Skycision Blog

Skycision: A Bigger Picture, Better Decisions

Posted by Eric Belleville on Aug 21, 2017 12:37:03 PM

Did you eat today? Well, there are 1 billion people that will not, and 200 million of those people are children.  The world population will likely increase by approximately two billion in the next 30 years. The issue of food security should be an obvious concern to us as humans inhabiting this great earth. Welcome to Skycision, and this is the beginning of our story.

In order for the world to accommodate the ever growing population, global food production has to increase by 70%. Increasing production can be done by growing more efficiently or by cultivating more arable farmland.  Cultivating more land can lead to problems such as deforestation, escalated water consumption, and depletion of natural resources.

“Farmers around the world must be willing to embrace precision growing practices with the intent of increasing the operational efficiency and profitability of their own operations,..”

The demand pressures on farmers and the agricultural sector will only continue to increase over the years to come.  Farmers around the world must be willing to embrace precision growing practices with the intent of increasing the operational efficiency and profitability of their own operations, to meet these worldly demands.


Southern California Vineyard
The farmer traditionally scouts their fields by foot or by truck to look for pests, disease, or other contributing factors to loss.  In many circumstances, less than 5% of the area is actually scouted, and threats can go undetected. This is due to the fact not all fields are created equal. Due to the large number of responsibilities, a farmer is limited to scouting a small portion of their crop to get a general idea of what is happening in a field, and make an overall assumption based on scouted samples.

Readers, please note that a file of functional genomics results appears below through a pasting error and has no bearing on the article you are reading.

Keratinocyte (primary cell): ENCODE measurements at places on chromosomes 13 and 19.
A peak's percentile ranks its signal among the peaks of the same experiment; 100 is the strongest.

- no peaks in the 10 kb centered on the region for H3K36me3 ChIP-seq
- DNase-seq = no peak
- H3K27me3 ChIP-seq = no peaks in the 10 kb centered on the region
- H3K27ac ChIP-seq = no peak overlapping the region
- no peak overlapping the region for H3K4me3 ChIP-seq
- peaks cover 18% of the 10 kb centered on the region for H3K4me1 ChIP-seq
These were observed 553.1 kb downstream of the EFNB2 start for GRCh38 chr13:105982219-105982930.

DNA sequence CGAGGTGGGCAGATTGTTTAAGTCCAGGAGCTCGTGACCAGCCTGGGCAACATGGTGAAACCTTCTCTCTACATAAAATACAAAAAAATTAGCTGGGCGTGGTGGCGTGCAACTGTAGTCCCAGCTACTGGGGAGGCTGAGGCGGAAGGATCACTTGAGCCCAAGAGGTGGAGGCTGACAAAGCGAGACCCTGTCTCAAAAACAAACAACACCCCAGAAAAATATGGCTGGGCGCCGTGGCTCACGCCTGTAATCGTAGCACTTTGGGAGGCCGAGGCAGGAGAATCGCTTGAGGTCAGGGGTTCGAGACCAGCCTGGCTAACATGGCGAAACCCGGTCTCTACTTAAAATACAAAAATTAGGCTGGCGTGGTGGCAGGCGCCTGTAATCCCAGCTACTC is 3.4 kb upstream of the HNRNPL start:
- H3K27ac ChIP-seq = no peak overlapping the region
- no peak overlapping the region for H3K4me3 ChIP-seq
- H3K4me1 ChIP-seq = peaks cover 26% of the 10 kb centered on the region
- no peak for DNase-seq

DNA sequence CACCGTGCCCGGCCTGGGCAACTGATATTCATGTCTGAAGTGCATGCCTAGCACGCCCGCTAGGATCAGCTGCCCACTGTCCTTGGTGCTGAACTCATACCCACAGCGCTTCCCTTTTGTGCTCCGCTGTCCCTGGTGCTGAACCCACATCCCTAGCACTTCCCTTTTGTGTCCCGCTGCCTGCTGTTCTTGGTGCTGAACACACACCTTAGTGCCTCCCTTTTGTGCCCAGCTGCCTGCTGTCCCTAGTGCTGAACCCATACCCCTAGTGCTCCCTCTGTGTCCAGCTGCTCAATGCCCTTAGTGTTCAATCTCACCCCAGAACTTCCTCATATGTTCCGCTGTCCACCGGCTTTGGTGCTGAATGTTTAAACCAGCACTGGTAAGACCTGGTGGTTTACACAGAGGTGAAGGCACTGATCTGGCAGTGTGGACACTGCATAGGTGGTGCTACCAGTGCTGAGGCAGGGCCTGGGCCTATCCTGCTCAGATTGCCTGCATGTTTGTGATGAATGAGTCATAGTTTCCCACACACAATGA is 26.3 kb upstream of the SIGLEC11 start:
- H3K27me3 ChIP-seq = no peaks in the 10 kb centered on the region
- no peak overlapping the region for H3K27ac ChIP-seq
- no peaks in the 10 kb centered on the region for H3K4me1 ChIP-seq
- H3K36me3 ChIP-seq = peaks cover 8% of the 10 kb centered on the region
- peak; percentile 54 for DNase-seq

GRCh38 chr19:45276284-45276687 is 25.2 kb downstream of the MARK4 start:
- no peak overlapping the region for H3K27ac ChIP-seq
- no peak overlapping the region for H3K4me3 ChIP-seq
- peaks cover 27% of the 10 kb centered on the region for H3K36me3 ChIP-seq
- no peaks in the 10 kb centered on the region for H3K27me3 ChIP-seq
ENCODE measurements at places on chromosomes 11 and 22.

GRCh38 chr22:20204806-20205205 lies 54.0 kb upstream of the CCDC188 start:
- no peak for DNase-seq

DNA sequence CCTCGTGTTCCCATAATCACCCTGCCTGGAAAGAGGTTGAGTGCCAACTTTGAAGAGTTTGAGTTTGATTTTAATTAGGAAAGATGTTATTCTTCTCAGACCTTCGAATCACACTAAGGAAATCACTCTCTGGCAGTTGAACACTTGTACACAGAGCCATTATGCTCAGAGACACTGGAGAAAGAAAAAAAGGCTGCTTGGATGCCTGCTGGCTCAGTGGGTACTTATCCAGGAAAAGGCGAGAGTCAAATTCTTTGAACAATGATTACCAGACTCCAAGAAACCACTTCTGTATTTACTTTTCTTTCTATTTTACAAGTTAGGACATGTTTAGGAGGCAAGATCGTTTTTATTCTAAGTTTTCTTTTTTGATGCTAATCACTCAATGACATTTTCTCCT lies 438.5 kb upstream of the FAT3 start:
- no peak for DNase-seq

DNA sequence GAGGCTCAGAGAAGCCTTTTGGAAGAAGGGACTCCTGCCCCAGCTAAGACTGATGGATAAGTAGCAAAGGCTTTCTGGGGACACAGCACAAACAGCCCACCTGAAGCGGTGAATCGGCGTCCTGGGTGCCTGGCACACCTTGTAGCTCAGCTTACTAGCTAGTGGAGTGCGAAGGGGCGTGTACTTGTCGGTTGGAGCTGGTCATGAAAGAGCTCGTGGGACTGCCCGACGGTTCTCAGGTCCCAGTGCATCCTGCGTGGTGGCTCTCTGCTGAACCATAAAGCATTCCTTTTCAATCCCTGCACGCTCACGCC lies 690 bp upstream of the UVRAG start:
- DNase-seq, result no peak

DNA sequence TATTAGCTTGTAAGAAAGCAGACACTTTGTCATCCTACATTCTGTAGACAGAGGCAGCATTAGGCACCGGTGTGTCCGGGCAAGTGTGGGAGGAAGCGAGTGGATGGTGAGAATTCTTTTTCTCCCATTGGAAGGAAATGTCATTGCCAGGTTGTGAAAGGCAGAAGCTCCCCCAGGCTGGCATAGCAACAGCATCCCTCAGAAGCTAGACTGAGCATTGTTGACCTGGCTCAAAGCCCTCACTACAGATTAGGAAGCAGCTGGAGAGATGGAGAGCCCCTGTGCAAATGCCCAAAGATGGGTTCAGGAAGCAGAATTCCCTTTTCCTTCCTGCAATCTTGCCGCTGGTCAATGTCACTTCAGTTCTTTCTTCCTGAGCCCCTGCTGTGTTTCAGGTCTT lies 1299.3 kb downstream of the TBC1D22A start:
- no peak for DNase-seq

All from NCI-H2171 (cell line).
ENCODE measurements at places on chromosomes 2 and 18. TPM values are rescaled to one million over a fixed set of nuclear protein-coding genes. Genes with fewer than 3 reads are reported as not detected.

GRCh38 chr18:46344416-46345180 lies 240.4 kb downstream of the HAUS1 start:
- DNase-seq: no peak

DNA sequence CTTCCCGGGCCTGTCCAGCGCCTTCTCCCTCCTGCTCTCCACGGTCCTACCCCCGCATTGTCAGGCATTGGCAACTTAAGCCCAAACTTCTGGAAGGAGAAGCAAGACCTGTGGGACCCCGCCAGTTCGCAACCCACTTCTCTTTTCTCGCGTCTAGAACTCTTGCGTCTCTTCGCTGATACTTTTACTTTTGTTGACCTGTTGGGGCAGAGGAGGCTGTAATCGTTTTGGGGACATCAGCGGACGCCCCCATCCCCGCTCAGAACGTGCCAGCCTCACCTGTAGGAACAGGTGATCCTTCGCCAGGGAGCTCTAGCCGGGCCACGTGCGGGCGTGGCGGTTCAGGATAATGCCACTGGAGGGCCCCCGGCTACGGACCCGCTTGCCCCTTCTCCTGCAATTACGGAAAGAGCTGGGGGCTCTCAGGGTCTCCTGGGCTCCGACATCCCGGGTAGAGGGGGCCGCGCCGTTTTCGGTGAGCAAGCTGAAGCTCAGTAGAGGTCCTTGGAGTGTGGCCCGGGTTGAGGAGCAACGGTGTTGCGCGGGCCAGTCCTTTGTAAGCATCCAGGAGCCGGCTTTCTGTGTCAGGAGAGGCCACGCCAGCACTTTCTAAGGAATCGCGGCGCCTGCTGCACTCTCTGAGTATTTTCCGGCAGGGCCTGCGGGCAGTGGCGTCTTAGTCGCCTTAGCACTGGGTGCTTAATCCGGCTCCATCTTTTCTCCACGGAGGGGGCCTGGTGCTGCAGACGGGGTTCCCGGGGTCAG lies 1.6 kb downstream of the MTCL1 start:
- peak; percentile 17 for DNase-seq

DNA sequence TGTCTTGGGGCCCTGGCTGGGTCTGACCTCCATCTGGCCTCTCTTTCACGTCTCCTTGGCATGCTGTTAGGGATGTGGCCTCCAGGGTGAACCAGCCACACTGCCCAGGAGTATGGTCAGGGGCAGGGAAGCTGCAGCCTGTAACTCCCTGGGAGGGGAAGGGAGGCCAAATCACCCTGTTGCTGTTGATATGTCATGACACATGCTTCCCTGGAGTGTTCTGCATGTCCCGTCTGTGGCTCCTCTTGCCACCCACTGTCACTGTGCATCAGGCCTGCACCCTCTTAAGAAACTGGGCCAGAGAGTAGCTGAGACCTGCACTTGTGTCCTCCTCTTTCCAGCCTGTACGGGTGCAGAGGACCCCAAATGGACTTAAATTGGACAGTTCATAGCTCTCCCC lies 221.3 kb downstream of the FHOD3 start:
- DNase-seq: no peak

If a crop infestation or threat goes undetected, the result can be thousands of dollars worth of crop loss. In the United States, many fields scouts spend an average of 1000 hours a year inspecting crops, and there is still an average 6% crop loss per operation. These losses in developing countries can reach up to 35%, and even beyond.

Skycision’s mission is to help the global agriculture industry harvest the potential of their data to make better decisions in enhancing their yield, reducing their operational costs, and doing so in an environmentally sustainable fashion.

Skycision’s core product, Skymaps, leverages remotely sensed imagery captured by drones and satellite constellations to analyze crop health.  Multi-spectral imagery, which is image data captured across the electromagnetic spectrum, proves to be highly valuable in assessing crop health.

Skycision can help identify where crop stress is occurring earlier than what is possible with the naked eye.  In addition, having the ability to view and monitor the crops in their entirety make for an invaluable asset in any farming operation.


Our impact on the individual grower will help improve their bottom line performance, provide greater insight to purchasing decisions in the global supply chain, conserve water by optimizing irrigation methods, reduce pesticide over application, prove the efficacy of various seed, rootstock, biologics, and ultimately, help the global agriculture industry to grow more sustainably.

Due to the nature of our socially conscious mission, Skycision’s biggest impact will undoubtedly be in developing countries, where increasing yields and reducing costs of farming operations is important to the small share farmer whose livelihood depends on feeding a growing population. We strive to help farmers all over the world get a bigger picture, to make better decisions.

Join us as we work to build a better, and more sustainable future.

Topics: Agriculture, Technology, Remote Sensing, food production


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